If you’ve never walked on a glacier, this is your chance. Going with experienced guides, you’ll leave from Kennicott, hike two miles, and spend the next several hours on the Root Glacier, safely exploring the blue ice, blue pool, canyons, and moulins of this extraordinary natural phenomenon. Choose a half- or full-day tour and learn all about natural and human history from your expert guides along the way. Or ramp up the excitement by going ice ...more
The NPS provides a wide range of free public tours that typically last 30 – 60 minutes and don’t require too much walking. These include walks down Main Street, where you’ll learn about each building and hear what life was like during the town’s heyday. You also might find yourself with a naturalist, who will take you a little ways outside of town to identify local native plants, trees, and flowers. Call the NPS for a current schedule of free… ...more
Parks & Trails
Copper brought people to Kennicott/McCarthy, and gold kept them coming, usually via Dan Creek Road. The Cordova Chamber of Commerce built this road back in 1914 to promote access into the gold-rich interior of Alaska. Today you can use this road to get to the old airstrip, a miner’s cabin at the top of the bluff above McCarthy Creek (a 25-minute walk from McCarthy), and the Nizina River, some 9 miles away. Watch for the bridge over McCarthy… ...more
To get a little further away from civilization, you can also camp at the end of the Root Glacier trail, about 4 miles from Kennecott. This is hardly a traditional campground; there are a few creative spots to pitch a tent, one of which is on the trail itself. There’s also a bearproof food storage box, since this is definitely bear country. But few people and amazing views make the hike out here worth it. You’ll know you’re at the end of the… ...more
Located in Wrangell-St. Elias National Park, this 4.4‑mile trail takes hikers through a rugged landscape of ice, rock, and streams. It’s a moderately challenging hike that offers stunning views of the glacier and surrounding mountains.
Looking for a mellow 3- to 4‑hour walk and a nice spot to relax with a book or a journal? Check out McCarthy Creek. To get here, just walk straight through McCarthy’s Main Street, past Ma Johnson’s Hotel (on the left), down the hill, and past the Wrangell Mountain Center.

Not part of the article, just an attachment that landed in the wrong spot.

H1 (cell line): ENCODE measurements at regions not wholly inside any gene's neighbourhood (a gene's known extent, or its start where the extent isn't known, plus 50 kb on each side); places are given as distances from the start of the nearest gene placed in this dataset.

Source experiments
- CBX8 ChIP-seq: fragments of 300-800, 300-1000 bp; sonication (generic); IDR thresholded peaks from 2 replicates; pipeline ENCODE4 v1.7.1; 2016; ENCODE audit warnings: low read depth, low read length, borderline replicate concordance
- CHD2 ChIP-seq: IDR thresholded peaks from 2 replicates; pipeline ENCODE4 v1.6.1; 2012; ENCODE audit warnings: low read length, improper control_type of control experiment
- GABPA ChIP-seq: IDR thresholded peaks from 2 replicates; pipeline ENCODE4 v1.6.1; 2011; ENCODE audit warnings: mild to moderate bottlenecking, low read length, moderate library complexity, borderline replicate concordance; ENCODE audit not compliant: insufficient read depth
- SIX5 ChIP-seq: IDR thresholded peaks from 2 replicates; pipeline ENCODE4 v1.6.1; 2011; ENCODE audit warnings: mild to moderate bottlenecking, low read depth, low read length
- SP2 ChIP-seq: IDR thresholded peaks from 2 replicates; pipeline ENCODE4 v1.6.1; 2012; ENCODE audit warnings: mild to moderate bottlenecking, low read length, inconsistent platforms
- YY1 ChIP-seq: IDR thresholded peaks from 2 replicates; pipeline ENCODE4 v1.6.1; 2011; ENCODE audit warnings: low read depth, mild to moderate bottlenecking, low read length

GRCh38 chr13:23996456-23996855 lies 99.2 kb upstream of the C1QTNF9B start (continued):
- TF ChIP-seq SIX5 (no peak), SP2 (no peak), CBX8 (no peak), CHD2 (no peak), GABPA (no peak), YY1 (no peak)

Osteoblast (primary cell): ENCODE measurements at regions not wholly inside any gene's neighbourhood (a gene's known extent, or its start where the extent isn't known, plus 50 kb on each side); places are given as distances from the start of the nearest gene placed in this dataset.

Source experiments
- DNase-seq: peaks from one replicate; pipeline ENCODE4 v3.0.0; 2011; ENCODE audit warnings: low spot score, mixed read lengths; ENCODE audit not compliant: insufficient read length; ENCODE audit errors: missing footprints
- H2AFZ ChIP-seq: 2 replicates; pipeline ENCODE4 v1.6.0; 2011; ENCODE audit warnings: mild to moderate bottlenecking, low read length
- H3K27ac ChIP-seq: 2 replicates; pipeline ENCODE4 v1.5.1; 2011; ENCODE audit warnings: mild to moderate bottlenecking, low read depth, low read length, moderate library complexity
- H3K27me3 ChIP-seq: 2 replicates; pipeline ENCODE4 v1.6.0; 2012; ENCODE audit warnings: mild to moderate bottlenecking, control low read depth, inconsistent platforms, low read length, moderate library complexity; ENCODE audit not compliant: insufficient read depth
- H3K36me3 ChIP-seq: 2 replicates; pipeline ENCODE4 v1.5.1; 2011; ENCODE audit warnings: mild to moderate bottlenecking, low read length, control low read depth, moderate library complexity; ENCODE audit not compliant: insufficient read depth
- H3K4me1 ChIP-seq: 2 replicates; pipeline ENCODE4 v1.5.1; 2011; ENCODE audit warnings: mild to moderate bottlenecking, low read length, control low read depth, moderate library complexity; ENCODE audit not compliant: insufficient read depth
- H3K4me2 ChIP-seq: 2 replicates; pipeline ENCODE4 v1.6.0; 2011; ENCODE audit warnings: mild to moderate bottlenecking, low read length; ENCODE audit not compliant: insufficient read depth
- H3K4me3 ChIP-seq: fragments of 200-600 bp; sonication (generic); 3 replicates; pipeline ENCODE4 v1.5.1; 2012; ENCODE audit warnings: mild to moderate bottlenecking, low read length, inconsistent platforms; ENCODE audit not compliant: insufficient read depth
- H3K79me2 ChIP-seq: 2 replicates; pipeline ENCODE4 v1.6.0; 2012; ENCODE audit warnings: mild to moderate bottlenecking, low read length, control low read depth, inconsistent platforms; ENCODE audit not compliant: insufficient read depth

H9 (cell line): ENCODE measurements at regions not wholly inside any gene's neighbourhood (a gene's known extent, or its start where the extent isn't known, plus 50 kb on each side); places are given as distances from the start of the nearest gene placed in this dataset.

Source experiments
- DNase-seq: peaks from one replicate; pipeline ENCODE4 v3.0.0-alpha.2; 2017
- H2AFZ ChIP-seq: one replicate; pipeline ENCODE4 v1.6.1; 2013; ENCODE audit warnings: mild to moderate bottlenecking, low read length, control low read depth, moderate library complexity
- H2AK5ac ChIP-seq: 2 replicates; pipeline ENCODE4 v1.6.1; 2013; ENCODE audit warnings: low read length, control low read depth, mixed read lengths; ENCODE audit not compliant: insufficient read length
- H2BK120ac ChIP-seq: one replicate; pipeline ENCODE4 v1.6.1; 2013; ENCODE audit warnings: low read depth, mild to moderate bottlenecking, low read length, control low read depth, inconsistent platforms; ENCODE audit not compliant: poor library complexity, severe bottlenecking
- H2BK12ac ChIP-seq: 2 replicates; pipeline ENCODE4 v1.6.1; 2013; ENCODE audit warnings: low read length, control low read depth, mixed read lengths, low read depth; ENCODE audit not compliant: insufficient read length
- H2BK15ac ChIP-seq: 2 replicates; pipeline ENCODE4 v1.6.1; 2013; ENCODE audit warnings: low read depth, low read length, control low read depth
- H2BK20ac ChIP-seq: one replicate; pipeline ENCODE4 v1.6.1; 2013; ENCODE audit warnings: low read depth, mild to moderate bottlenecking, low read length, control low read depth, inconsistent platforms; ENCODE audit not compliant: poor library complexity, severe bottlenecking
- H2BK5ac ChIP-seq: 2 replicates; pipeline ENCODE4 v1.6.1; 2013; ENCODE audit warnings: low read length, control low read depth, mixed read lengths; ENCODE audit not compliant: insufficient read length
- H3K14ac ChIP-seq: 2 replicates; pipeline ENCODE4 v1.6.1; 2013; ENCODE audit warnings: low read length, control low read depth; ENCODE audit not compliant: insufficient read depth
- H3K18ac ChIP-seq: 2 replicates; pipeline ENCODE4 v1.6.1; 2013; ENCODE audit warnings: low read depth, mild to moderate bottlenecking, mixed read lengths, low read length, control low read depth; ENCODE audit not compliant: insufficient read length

This route begins at the Park Service and Information Station. Follow the flags, and they will lead you to an unmaintained footpath. This trail requires a lot of bushwacking and the footholds are not strong, especially after the first four miles.
If you’ve spent the day in Kennicott, on the glacier trail, or in the mountains and still can’t get enough of the outdoors, skip the shuttle ride down the hill to McCarthy and take this nice 1.5‑hour walk. The Wagon Trail cuts off the main road just to the right of the St. Elias Guides office.
Camp right at the toe of the Root Glacier, in a National Park Service camping area. This is a great way to experience the glacier without the traffic of hikers and tourists that pass through during the day. The area has a few camping spots carved out of the hillside, as well as bear boxes (and there’s another just past Jumbo Creek). Jumbo Creek is the boundary for camping – with no permission to camp before you cross it. Be wary of bears: In… ...more
Getting out to the Kennicott Glacier is the first challenge. You need to hike onto the Root Glacier, cross over the monster rock moraine to your left, cross another tongue of ice on the Root Glacier, then cross yet another monster rock moraine between the Root and the Kennicott glaciers. It’s tricky terrain and not to be taken lightly. When facing down the second moraine, you’ll want to hit the low point that’s close to where the black mud… ...more
This historical trail through the woods between McCarthy and Kennicott was the walking/wagon road when the railroad was still running. It’s a nice alternative to walking or biking up the 4.5‑mile-long road between McCarthy and Kennicott, where you’ll find more vehicles and dusty conditions.